By Mayo Clinic Staff
A well-stocked first-aid kit can help you respond effectively to common injuries and emergencies. Keep at least one first-aid kit in your home and one in your car. Store your kits someplace easy to get to and out of the reach of young children. Make sure children old enough to understand the purpose of the kits know where they're stored.
You can buy first-aid kits at many drugstores or assemble your own. You may want to tailor your kit based on your activities and needs. A basic first-aid kit includes:
- Adhesive tape
- Elastic wrap bandages
- Bandage strips and "butterfly" bandages in assorted sizes
- Nonstick sterile bandages and roller gauze in assorted sizes
- Eye shield or pad
- Triangular bandage
- Aluminum finger split
- Instant cold packs
- Cotton balls and cotton-tipped swabs
- Disposable nonlatex examination gloves, several pairs
- Duct tape
- Petroleum jelly or other lubricant
- Plastic bags, assorted sizes
- Safety pins in assorted sizes
- Scissors and tweezers
- Soap or hand sanitizer
- Antibiotic ointment
- Antiseptic solution and towelettes
- Eyewash solution
- Turkey baster or other bulb suction device for flushing wounds
- Breathing barrier
- Syringe, medicine cup or spoon
- First-aid manual
- Aloe vera gel
- Calamine lotion
- Anti-diarrhea medication
- Antihistamine, such as diphenhydramine
- Pain relievers, such as acetaminophen (Tylenol, others), ibuprofen (Advil, Motrin IB, others) and aspirin (never give aspirin to children)
- Hydrocortisone cream
- Cough and cold medications
- Personal medications that don't need refrigeration
- Auto-injector of epinephrine, if prescribed by your doctor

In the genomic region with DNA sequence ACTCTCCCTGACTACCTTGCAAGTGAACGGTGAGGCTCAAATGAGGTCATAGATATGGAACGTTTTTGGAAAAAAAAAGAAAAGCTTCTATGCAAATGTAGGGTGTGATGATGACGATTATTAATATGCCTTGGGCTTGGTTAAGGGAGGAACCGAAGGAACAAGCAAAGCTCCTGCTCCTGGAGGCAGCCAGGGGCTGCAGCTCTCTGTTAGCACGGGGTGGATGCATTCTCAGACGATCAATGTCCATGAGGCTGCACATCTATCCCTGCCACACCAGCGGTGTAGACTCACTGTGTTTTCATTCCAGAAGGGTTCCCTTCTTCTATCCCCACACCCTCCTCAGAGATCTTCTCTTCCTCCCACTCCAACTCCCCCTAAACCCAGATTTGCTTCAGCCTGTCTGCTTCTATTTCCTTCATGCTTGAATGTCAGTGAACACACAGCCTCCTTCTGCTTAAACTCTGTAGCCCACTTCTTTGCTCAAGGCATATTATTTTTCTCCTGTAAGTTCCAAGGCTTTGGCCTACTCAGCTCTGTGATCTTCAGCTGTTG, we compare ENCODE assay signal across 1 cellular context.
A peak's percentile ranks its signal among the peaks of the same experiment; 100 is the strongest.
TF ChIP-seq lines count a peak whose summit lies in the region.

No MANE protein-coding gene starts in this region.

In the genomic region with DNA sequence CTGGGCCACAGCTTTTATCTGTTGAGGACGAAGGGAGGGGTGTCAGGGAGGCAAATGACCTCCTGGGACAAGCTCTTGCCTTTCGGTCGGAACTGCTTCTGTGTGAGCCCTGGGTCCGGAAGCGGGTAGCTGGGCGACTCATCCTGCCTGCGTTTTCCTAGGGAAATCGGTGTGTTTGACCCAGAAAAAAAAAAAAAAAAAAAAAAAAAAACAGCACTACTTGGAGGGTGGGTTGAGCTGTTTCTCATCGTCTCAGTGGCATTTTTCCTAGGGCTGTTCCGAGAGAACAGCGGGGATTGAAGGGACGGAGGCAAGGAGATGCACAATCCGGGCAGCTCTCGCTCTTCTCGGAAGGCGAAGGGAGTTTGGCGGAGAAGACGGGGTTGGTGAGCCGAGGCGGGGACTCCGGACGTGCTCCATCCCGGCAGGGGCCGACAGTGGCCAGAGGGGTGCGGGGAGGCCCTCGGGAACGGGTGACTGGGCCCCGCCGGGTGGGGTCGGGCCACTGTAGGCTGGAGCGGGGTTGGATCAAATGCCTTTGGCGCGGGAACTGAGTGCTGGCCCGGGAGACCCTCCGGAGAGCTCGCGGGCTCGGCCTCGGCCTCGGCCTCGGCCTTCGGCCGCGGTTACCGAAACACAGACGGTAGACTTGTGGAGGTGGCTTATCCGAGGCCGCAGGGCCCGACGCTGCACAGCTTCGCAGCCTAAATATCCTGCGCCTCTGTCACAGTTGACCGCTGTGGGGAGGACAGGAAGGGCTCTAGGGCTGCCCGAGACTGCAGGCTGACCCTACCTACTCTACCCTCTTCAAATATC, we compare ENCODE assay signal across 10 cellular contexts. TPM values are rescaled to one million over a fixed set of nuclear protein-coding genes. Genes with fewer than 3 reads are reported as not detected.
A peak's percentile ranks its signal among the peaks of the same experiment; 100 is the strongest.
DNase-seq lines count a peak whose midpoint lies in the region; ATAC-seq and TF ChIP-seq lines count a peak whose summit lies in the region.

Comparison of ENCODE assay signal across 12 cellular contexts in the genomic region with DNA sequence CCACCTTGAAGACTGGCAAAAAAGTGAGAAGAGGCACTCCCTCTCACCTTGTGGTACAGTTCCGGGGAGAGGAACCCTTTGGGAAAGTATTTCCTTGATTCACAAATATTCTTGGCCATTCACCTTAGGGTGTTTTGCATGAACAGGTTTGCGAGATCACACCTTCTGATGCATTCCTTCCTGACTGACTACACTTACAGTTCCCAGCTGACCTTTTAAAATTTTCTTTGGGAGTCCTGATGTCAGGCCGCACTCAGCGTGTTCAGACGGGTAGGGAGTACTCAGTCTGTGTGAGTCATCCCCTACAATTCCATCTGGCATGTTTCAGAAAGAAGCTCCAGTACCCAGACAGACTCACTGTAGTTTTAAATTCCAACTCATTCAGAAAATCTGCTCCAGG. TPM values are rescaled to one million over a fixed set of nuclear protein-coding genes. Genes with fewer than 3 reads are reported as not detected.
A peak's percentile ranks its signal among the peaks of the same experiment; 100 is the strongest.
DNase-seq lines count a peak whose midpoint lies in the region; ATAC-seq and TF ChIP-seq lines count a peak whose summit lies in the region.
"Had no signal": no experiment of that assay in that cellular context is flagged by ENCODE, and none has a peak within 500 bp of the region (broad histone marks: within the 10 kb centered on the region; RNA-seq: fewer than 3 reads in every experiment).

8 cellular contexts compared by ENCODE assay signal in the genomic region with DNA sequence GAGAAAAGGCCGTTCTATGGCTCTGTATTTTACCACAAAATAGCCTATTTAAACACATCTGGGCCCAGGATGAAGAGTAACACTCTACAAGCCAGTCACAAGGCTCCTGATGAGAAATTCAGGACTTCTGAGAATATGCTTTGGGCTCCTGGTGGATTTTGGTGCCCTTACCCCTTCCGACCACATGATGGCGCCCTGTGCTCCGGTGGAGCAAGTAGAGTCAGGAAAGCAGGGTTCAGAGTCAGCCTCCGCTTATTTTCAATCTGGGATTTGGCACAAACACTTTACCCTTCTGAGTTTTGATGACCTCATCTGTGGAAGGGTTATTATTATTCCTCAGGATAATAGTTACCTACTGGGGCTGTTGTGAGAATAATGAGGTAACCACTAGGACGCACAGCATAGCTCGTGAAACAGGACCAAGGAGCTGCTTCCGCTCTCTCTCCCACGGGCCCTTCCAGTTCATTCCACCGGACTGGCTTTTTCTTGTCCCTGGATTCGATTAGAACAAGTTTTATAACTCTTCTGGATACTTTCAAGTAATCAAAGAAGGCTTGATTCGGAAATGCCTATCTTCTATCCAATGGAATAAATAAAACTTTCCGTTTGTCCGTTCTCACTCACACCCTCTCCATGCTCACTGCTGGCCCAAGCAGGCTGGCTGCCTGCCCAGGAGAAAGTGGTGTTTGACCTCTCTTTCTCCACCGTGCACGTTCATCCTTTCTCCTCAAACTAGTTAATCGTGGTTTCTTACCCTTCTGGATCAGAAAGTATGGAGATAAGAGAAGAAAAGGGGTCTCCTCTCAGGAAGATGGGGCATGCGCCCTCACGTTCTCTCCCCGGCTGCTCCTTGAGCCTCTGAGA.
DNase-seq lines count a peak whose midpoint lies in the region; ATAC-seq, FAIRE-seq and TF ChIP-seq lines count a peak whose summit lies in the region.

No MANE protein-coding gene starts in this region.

- Emergency phone numbers, including contact information for your family doctor and pediatrician, local emergency services, emergency road service providers, and the poison help line, which in the United States is 800-222-1222.
- Medical consent forms for each family member
- Medical history forms for each family member
- Small, waterproof flashlight or headlamp and extra batteries
- Waterproof matches
- Small notepad and waterproof writing instrument
- Emergency space blanket
- Cell phone with solar charger
- Insect repellant
Give your kit a checkup
Check your first-aid kits regularly to be sure the flashlight batteries work and to replace supplies that have expired or been used up.
Consider taking a first-aid course through the American Red Cross. Contact your local chapter for information on classes.
Prepare children for medical emergencies in age-appropriate ways. The American Red Cross offers a number of helpful resources, including classes designed to help children understand and use first-aid techniques.
April 17, 2015
- How to prevent medical emergencies. American College of Emergency Physicians. http://www.emergencycareforyou.org/EmergencyManual/HowToPreventMedicalEmergencies/Default.aspx?id=144&terms=first+aid+kit. Accessed Feb. 18, 2015.
- Anatomy of a first aid kit. American Red Cross. http://www.redcross.org/services/hss/lifeline/fakit.html. Accessed Feb. 18, 2015.
- Get a survival kit. American Red Cross. http://www.redcross.org/prepare/location/home-family/get-kit. Accessed Feb. 18, 2015.
- First aid kit essentials. American Academy of Family Physicians. http://familydoctor.org/familydoctor/en.html. Accessed Feb. 27, 2015.
- What can you do? U.S. Department of Health and Human Services. http://poisonhelp.hrsa.gov/what-can-you-do/index.html. Accessed Feb. 18, 2015.
- Auerbach PS. First-aid kits. In: Medicine for the Outdoors. 6th ed. Philadelphia, Pa.: Mosby Elsevier; 2016. https://www.clinicalkey.com. Accessed Feb. 27, 2015.
- Wilkinson JM (expert opinion). Mayo Clinic, Rochester, Minn. Feb. 28, 2015.